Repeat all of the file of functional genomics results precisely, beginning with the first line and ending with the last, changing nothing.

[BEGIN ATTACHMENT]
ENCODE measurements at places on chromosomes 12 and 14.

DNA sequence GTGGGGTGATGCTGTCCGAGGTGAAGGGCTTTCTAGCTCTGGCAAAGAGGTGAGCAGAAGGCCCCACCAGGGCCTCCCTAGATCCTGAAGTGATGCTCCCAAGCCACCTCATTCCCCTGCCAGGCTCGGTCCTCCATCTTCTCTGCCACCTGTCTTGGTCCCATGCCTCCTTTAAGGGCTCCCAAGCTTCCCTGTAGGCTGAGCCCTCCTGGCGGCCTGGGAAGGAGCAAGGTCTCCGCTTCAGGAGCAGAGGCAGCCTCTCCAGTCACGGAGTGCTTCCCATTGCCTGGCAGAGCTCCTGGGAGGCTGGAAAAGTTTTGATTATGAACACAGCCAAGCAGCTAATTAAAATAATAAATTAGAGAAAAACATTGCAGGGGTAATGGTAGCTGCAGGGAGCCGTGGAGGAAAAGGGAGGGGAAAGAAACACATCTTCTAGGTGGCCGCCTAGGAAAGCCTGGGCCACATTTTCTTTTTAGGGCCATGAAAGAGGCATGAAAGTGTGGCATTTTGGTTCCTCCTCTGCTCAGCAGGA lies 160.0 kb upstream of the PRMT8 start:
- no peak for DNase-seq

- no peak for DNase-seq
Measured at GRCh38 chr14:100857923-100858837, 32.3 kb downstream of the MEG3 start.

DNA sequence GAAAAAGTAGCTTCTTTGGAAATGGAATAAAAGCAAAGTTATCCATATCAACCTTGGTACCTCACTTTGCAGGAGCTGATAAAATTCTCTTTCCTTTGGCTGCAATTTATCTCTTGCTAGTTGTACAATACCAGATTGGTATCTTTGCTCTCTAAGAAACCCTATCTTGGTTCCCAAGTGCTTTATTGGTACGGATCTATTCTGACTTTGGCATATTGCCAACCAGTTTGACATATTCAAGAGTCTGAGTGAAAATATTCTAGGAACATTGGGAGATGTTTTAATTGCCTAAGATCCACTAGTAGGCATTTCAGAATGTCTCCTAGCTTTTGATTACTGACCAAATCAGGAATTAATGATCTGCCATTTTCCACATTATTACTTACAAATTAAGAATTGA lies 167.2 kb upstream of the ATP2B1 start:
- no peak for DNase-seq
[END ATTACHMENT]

ENCODE measurements at places on chromosomes 12 and 14.

DNA sequence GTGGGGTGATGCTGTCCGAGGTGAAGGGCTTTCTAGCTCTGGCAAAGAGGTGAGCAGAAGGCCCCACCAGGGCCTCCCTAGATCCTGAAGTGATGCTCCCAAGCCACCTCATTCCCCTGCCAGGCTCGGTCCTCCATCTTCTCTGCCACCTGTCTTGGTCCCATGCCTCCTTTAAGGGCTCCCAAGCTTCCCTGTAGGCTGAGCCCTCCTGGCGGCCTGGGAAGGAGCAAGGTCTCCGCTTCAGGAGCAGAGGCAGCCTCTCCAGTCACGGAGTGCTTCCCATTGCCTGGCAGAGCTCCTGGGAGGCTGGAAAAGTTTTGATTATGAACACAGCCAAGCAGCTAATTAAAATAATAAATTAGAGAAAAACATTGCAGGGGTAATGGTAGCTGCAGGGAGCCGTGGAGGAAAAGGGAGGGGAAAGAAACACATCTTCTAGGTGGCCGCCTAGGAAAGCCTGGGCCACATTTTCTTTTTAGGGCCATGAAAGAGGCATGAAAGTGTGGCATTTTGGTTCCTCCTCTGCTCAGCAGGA lies 160.0 kb upstream of the PRMT8 start:
- no peak for DNase-seq

- no peak for DNase-seq
Measured at GRCh38 chr14:100857923-100858837, 32.3 kb downstream of the MEG3 start.

DNA sequence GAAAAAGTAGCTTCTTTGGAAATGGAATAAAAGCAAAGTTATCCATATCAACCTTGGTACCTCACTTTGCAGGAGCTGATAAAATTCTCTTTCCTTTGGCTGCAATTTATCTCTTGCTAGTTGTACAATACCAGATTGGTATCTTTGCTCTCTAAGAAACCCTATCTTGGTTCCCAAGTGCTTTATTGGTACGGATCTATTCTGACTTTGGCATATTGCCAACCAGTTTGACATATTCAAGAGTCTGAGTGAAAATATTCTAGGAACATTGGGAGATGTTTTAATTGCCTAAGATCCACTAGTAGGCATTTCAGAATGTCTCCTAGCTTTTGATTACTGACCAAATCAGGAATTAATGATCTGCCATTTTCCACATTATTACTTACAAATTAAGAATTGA lies 167.2 kb upstream of the ATP2B1 start:
- no peak for DNase-seq